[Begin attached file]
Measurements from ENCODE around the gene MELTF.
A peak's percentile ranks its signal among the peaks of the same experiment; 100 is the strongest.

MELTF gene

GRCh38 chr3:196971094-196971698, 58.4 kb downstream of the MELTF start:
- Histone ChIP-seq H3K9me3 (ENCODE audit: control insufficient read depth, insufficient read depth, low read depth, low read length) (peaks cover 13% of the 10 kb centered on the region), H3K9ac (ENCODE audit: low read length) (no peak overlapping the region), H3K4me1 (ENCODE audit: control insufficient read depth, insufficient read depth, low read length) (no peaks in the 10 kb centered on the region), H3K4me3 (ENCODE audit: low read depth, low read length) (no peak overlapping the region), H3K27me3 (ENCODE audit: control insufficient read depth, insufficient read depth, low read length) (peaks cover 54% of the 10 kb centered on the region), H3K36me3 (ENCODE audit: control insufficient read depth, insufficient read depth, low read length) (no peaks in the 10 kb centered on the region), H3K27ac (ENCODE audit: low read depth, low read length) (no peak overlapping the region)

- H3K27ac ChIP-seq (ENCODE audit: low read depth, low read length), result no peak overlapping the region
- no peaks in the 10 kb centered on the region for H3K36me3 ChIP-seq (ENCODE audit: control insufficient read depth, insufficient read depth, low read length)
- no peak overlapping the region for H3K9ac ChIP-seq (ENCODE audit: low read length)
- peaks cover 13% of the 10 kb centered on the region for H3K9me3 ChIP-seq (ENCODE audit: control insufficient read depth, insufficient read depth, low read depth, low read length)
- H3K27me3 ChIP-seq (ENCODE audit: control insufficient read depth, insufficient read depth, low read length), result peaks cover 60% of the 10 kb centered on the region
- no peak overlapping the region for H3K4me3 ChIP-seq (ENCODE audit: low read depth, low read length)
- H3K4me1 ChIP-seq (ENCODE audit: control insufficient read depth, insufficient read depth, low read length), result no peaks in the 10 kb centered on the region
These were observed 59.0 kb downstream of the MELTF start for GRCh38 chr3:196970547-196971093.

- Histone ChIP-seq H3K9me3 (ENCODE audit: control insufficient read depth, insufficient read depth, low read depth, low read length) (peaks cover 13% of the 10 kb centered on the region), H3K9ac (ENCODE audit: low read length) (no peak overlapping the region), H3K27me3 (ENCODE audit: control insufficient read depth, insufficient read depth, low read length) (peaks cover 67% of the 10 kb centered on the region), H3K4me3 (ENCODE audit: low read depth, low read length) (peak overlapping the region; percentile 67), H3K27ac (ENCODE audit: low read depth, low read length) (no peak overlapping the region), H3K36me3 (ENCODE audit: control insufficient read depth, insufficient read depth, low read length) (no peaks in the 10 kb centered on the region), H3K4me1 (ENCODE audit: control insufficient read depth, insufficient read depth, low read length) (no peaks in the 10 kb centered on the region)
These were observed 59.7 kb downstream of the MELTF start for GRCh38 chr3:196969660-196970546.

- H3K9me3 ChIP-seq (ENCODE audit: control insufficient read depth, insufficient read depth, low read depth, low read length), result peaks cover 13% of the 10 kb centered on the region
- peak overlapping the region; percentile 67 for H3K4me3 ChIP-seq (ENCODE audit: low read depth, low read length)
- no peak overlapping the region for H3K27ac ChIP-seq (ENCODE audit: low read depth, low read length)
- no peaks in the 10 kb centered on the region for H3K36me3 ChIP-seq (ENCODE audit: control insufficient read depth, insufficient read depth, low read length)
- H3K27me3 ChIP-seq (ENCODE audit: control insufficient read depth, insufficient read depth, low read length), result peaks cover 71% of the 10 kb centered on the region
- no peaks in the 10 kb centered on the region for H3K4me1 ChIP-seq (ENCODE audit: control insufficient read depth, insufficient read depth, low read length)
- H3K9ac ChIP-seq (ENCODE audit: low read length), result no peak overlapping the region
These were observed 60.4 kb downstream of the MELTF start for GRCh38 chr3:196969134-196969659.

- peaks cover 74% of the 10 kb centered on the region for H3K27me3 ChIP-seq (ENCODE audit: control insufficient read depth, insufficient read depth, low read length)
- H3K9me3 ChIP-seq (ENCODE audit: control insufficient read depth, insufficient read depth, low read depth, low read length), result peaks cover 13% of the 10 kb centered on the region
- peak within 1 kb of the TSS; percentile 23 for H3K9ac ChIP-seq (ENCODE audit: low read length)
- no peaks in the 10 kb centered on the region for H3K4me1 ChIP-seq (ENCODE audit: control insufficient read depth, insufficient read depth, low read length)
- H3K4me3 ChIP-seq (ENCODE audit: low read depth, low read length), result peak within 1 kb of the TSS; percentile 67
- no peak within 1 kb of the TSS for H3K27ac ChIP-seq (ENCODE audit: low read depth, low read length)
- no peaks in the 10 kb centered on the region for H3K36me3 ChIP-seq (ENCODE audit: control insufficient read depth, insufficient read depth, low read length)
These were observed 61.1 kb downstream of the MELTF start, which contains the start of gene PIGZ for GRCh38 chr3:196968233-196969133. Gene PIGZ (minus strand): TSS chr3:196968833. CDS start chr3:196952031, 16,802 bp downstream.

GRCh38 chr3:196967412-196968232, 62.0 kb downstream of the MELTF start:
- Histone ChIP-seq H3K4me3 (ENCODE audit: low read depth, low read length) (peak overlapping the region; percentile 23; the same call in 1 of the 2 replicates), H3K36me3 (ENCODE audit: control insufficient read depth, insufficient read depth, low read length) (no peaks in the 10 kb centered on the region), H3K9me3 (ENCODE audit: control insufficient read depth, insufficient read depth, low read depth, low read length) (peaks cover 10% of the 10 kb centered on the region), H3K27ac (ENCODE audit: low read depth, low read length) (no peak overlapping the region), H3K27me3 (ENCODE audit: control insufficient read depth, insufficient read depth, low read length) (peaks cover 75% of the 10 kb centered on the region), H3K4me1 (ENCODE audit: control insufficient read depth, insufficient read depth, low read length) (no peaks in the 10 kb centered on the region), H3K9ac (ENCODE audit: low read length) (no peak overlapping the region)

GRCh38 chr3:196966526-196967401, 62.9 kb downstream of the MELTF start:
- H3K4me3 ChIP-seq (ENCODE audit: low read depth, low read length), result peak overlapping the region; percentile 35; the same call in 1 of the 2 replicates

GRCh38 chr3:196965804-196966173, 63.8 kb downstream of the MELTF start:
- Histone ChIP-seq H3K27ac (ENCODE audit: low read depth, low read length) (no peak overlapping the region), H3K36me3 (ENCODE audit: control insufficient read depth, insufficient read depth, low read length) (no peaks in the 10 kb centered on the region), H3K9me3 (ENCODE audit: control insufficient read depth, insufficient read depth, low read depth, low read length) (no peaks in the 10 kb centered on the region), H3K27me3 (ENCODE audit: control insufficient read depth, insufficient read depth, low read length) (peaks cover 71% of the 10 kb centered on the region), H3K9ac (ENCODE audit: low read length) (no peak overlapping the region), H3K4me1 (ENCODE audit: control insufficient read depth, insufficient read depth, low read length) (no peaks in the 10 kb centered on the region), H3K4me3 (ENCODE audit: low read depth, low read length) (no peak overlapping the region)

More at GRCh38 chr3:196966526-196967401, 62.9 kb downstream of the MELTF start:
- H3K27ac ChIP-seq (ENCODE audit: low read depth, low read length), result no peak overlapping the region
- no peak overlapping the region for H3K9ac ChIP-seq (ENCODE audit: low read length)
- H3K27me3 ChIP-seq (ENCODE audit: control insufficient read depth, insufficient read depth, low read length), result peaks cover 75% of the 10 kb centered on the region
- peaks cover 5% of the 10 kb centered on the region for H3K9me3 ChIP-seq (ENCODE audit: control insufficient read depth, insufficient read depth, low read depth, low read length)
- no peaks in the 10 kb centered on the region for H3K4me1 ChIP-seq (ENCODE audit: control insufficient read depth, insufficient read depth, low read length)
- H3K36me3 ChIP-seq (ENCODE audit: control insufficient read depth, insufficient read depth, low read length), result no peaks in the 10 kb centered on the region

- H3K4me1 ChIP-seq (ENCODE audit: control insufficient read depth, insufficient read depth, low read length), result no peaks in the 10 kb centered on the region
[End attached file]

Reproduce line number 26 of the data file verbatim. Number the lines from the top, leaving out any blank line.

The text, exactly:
- peak within 1 kb of the TSS; percentile 23 for H3K9ac ChIP-seq (ENCODE audit: low read length)